Before coming to Tooele, Heinz and Selma Jockisch never really planned to become rock hounds. But the couple has maintained active membership in the Tooele Gem & Mineral Society for more than 40 years.
When the Jockisch family moved to Tooele from St. Louis in the 1970s, Heinz and Selma worried that their five children would end up with nothing to do in this new, small town. Then one of Heinz’s coworkers, who suspected that the Jockisch kids might like hunting for rocks, suggested they check out the local gem club. They first joined a month before Christmas, Selma said, and the club welcomed them with open arms.
“Rock hounds are a different breed of people,” Heinz said. “There are no strangers.”
Their kids liked rock hounding and quickly made friends within the club, so the Jockisch family stayed. More experienced members took the family under their wing, and three years later, Heinz found himself elected the club’s president.
The club was still young, then, having just accepted its charter in 1964. Though the charter members have since passed on, the club marked its upcoming 50th anniversary by awarding lifetime memberships to three couples that have remained active in the club for at least 40—Heinz and Selma, Donald and Ruth Smith, and Mickey and Sherri Miller.
Though each individual has their own specialized interest within the rock hobby, all cited the gem club’s social, family-friendly atmosphere as a chief reason they remained active rock collectors through the years.
The Jockisch family took their first rock hunting trip together, to collect geodes from a geode bed near Dugway. They made rock hounding a family business and took trips together for years. After the kids moved away, Heinz continued rock hounding and searching for the types of gems that can hide in plain sight. Fire opal, one of his favorites, can hide in rocks that appear rather ordinary to the untrained eye, Heinz said.
“It takes a special skill to find,” he said. “They say if you find one, you’ll never find another like it.”
But Heinz has collected dozens, which he uses to create jewelry for his wife, children and grandchildren. He has made an assortment of rings, earrings, belt buckles and even bolo ties, but Heinz’s favorite part remains the social “field trips.”
“The best part about it is, everyone goes in groups,” he said. “You get out there and have a bonfire in the desert—and you come back a different person.”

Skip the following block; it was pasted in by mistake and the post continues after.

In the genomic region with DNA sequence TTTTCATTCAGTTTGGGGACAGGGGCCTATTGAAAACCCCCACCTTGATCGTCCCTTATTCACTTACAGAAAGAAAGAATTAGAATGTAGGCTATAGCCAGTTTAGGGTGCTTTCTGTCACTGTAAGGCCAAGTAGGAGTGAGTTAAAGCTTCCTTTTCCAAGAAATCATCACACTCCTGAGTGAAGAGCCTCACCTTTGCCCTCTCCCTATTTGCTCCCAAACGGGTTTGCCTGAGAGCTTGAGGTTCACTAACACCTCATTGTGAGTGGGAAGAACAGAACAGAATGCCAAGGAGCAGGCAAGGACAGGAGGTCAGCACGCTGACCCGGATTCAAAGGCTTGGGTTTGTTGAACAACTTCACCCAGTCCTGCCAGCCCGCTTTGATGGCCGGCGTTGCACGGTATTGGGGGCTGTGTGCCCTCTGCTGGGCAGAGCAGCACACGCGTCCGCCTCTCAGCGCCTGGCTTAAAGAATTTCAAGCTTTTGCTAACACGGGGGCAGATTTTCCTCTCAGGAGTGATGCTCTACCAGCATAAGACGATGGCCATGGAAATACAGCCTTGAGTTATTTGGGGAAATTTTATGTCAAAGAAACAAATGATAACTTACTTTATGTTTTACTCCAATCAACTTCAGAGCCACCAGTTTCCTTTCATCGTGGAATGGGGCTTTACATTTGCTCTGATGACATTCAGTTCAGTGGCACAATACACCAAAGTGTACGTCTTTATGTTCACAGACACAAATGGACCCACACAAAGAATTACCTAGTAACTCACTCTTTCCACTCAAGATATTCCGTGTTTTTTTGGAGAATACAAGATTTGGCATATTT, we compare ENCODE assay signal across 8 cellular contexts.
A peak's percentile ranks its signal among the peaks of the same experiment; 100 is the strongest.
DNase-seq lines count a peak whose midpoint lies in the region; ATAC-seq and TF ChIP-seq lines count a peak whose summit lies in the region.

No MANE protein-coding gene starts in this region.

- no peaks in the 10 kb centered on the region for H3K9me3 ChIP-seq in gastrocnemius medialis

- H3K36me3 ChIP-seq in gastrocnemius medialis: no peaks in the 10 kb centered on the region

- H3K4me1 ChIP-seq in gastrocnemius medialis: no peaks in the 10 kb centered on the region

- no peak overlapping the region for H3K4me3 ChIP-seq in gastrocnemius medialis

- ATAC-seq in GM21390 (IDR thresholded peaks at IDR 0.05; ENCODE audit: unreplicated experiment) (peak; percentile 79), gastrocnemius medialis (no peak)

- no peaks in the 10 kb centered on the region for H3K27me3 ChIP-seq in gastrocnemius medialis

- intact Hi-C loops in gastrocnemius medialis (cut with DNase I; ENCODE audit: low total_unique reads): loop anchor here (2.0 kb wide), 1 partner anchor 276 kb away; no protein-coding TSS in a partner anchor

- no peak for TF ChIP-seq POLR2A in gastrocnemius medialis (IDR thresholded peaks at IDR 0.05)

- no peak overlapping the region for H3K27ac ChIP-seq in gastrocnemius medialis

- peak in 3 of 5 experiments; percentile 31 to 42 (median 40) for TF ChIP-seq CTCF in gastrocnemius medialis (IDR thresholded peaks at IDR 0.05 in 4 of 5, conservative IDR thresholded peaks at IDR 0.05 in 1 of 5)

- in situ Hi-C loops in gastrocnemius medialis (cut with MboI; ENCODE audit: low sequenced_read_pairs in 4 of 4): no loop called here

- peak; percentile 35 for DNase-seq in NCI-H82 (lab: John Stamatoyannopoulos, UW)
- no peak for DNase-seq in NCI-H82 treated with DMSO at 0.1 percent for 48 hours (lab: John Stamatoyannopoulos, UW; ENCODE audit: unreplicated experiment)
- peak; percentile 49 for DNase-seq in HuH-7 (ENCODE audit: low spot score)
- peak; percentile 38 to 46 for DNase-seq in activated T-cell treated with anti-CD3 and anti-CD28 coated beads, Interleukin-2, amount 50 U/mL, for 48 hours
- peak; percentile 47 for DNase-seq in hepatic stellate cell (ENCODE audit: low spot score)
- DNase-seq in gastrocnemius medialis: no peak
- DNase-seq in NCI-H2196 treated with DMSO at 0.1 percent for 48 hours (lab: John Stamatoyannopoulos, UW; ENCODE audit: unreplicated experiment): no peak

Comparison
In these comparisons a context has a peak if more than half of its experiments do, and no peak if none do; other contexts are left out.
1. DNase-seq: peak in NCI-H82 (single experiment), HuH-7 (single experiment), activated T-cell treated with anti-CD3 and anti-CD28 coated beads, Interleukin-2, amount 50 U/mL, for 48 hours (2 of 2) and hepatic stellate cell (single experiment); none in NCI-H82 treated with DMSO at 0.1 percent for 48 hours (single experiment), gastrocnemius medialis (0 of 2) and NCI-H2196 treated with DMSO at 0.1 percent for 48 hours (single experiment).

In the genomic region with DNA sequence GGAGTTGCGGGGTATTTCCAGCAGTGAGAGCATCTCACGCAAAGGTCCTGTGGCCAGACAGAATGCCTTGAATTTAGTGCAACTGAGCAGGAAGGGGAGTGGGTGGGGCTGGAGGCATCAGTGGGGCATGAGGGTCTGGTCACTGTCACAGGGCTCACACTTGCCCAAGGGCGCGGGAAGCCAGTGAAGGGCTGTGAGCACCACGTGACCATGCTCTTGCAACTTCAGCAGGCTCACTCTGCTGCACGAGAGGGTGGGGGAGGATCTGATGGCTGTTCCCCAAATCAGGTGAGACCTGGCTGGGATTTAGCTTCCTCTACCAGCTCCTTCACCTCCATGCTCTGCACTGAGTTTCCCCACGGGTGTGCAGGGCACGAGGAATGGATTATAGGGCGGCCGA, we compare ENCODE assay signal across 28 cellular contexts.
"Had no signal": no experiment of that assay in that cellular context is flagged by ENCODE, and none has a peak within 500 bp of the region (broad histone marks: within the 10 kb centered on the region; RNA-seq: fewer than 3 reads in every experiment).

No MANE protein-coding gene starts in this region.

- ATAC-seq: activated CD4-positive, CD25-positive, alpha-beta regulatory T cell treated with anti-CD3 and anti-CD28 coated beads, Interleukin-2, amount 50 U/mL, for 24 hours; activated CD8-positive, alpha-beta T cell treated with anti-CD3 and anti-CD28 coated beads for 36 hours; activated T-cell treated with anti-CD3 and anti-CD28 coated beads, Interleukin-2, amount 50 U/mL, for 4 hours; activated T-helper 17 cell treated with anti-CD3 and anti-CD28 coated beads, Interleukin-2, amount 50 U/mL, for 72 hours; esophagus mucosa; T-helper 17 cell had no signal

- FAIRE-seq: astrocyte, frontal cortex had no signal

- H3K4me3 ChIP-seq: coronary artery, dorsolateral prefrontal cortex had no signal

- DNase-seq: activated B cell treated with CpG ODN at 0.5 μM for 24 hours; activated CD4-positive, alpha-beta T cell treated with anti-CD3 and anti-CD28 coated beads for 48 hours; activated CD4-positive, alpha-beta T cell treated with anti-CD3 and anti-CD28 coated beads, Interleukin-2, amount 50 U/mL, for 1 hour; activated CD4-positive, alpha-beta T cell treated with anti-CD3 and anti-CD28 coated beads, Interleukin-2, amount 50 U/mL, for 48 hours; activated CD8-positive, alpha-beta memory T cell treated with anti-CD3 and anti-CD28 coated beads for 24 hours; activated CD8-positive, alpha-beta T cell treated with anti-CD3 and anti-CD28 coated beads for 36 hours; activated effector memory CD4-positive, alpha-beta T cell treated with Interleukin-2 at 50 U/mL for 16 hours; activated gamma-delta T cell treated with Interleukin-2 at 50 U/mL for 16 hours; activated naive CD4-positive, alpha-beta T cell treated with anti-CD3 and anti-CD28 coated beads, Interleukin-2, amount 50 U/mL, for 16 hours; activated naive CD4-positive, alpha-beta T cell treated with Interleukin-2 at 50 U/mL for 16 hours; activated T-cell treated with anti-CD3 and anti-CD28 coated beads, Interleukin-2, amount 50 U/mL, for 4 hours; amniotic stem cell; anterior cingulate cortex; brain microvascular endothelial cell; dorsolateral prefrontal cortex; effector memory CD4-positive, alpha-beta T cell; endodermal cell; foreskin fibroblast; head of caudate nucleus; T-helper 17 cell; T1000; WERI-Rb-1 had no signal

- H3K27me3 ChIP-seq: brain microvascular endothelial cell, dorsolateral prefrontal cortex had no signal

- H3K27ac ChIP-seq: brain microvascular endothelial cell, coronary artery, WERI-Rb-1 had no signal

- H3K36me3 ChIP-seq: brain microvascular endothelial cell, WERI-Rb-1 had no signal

The Millers, likewise, said they had found warmth and friendship within the club, even though they initially joined to pursue Mickey’s long-time rock collecting hobby.
“The people were so friendly and helped each other, and made sure we all had a fun time,” Sherri said.
Both Sherri and Mickey hail from Heber, where Mickey first began collecting and selling petrified wood. The couple moved to Tooele shortly after they married and Mickey took a job at the Tooele Army Depot. They joined the gem club in 1968 at the suggestion of one of Mickey’s cousins, who had also recently joined the club.
Mickey continues to collect petrified wood—he recently found some rare square cell wood, he said—which he uses to make jewelry with his own homemade silver settings. Sherri is also an active member of the club and has served in numerous auxiliary positions, working as the club’s secretary or historian on various occasions.
In recent years, the club has afforded Mickey opportunities to teach new members about silversmithing—a task he greatly enjoys, Sherri said.
“We’ve enjoyed the friendship of the newer members that we’ve met, because our older friends have passed on,” she said.
Like the Millers, the Smiths joined the Tooele gem club 44 years ago to further their pre-existing hobbies. But Ruth was less interested in making jewelry than in the rock’s artistic potential.
While Donald does make some of his own jewelry, over the last few years the couple has worked together to create three-dimensional rock collages. Donald collects the rocks while out on trips with the gem club, and Ruth, who made professional floral arrangements for 28 years, designs and creates the collages. Their work can take just about any form, from vases filled with rock flowers to a log cabin scene complete with trees and wildlife.
“Every year I sit and think what I want to do—and if I want something special I start making it,” Ruth said. “If I want a tree in a scene, I make a tree.”
Ruth and Donald then display their combined results at the gem club’s showcases—yearly highlights that allow all the local rock hounds to display their work to the community. It was at a similar event 44 years ago that Ruth and Donald first encountered rock hounding and decided to jump right in.
The club has changed somewhat since then. Where the club used to send whole caravans of campers and trailers to states all across the west, the regular rock hounding field trips now take place just three or four times a year, and most of the time involve in-state destinations. Many rock hounding sites have closed to the public, formal galas are a thing of the past and the size of the club has decreased. But according to Selma, the newcomers still come, and their level of talent and passion suggests a bright future for the Tooele Gem & Mineral Society.